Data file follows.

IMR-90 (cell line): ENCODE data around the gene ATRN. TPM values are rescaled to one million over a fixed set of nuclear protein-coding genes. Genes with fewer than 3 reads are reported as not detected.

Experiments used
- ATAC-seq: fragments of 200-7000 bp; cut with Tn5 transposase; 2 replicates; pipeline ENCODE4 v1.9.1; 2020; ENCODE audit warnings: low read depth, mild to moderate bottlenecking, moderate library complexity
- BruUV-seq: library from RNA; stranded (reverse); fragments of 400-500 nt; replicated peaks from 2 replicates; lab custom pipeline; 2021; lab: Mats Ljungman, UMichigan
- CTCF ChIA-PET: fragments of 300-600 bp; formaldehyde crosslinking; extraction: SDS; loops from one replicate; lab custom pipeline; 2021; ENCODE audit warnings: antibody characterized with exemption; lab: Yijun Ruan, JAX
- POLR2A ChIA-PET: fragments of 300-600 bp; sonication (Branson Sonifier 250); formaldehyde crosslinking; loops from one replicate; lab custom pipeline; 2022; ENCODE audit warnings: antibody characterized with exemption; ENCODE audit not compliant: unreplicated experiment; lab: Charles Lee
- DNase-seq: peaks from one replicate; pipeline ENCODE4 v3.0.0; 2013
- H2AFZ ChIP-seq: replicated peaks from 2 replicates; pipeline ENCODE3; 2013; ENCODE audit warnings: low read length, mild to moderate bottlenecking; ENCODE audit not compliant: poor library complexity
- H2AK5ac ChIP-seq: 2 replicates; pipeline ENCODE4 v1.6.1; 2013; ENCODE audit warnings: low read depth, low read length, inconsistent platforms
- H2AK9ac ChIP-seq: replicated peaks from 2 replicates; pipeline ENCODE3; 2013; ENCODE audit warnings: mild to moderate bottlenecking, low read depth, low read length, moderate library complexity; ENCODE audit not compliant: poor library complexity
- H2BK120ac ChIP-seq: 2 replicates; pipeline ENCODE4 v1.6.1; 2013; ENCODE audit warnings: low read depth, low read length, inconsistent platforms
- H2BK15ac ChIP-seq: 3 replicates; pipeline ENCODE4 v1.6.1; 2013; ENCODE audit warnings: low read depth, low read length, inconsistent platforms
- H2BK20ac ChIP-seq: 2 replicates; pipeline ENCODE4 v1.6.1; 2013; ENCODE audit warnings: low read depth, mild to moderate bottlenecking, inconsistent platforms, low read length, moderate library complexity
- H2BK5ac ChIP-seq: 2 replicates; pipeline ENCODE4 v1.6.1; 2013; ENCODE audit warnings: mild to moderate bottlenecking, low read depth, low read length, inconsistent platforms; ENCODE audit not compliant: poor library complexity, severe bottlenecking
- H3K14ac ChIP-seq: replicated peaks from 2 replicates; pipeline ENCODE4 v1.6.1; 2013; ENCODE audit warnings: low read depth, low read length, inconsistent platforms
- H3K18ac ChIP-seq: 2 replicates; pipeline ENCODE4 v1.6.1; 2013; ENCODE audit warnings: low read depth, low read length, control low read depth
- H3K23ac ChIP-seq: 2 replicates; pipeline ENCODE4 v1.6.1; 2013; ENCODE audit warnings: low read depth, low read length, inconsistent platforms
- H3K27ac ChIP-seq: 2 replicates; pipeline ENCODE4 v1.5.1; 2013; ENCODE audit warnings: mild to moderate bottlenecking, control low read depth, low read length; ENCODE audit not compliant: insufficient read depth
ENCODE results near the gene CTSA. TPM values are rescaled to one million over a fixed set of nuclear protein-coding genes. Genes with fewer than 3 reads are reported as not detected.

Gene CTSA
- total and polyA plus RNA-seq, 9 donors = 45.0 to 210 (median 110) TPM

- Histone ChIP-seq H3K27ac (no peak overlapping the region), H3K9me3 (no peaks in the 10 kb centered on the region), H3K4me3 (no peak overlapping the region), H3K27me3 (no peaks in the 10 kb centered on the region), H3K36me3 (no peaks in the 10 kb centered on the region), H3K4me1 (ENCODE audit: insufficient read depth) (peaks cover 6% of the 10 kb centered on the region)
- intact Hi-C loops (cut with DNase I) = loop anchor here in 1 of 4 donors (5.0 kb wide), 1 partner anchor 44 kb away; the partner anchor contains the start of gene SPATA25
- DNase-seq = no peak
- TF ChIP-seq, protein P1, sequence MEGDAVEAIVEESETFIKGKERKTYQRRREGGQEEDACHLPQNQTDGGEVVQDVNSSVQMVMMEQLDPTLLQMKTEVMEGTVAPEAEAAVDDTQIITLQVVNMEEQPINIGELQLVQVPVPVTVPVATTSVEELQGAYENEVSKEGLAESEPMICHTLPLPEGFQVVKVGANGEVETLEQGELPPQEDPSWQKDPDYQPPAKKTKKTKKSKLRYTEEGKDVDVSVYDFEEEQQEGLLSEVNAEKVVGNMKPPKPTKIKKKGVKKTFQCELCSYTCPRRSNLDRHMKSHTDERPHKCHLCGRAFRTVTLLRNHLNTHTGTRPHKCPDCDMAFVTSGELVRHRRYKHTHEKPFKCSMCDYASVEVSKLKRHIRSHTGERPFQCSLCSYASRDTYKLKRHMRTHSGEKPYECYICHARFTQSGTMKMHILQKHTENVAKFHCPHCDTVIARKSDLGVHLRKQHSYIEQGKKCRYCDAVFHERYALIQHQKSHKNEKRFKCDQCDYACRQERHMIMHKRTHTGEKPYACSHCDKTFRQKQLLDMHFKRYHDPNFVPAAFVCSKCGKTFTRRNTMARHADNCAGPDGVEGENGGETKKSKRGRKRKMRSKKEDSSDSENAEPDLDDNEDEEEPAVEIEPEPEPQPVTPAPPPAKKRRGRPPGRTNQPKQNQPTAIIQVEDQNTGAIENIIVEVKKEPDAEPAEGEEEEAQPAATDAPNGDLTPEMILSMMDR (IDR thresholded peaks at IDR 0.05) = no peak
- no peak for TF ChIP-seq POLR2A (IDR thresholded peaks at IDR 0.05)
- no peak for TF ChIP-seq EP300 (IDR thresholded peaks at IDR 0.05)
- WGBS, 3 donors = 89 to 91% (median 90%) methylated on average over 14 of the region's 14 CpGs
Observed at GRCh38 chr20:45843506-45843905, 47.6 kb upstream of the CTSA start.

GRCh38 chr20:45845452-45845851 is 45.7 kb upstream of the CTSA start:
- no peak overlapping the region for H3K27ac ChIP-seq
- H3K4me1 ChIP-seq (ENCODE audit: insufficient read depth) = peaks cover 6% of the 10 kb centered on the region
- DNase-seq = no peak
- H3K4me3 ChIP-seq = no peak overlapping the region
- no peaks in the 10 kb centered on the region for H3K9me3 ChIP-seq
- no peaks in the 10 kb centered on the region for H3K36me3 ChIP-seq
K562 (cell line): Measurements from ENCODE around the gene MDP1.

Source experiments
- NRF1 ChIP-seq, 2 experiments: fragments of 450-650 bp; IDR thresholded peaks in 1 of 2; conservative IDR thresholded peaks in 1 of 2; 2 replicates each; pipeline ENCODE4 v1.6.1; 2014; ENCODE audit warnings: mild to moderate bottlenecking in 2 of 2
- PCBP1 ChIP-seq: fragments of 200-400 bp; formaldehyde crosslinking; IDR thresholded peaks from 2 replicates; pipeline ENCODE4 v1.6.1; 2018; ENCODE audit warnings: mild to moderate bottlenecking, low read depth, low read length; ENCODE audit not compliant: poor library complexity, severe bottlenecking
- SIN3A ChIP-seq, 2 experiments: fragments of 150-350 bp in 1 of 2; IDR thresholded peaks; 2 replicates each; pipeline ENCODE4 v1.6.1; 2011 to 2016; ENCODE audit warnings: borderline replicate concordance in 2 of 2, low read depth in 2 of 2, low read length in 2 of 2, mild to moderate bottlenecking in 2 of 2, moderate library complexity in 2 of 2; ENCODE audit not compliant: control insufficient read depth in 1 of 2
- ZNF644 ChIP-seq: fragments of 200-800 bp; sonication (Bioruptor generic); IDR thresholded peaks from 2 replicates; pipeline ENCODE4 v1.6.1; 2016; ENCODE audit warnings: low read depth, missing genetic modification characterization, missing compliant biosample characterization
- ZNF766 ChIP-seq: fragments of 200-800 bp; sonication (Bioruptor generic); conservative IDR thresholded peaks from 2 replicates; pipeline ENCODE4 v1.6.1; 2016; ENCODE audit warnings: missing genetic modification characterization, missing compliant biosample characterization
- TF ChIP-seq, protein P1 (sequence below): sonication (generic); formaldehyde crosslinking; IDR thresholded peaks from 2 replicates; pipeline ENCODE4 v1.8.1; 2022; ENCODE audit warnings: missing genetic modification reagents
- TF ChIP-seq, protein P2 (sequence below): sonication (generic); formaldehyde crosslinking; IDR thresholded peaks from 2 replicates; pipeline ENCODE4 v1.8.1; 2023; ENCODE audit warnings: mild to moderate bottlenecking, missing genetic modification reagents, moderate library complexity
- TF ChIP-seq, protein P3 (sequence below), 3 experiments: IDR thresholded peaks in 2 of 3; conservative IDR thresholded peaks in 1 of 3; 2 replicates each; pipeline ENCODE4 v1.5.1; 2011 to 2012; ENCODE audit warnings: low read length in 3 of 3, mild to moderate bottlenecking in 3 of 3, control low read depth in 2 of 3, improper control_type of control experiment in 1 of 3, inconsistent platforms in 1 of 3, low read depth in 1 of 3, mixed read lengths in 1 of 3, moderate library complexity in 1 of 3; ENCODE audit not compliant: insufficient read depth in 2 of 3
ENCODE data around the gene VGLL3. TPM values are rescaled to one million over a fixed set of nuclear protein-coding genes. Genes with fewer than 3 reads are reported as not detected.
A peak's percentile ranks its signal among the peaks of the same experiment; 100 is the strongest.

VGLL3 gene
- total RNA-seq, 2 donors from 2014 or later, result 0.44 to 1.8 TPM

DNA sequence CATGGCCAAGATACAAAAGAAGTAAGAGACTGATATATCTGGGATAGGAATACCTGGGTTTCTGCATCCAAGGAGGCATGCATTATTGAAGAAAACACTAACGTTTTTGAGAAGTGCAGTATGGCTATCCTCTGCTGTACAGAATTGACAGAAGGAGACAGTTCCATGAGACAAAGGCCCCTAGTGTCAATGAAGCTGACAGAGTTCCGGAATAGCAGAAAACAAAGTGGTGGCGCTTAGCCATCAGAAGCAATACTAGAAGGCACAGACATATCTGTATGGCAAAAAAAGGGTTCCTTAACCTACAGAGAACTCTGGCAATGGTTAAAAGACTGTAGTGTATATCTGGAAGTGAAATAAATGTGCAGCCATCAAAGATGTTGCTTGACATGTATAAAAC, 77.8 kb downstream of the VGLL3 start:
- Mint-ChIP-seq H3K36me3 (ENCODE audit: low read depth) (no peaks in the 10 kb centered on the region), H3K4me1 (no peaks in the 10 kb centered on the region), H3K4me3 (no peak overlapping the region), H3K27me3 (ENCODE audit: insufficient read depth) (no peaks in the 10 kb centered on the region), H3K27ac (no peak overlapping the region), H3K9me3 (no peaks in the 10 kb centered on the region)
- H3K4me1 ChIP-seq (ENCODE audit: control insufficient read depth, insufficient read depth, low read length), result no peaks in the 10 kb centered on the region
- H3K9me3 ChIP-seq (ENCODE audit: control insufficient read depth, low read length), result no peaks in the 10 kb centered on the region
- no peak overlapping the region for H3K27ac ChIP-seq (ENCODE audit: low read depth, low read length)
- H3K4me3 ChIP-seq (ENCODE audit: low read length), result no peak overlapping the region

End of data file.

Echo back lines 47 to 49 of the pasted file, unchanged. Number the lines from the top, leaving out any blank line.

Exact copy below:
ENCODE data around the gene VGLL3. TPM values are rescaled to one million over a fixed set of nuclear protein-coding genes. Genes with fewer than 3 reads are reported as not detected.
A peak's percentile ranks its signal among the peaks of the same experiment; 100 is the strongest.

VGLL3 gene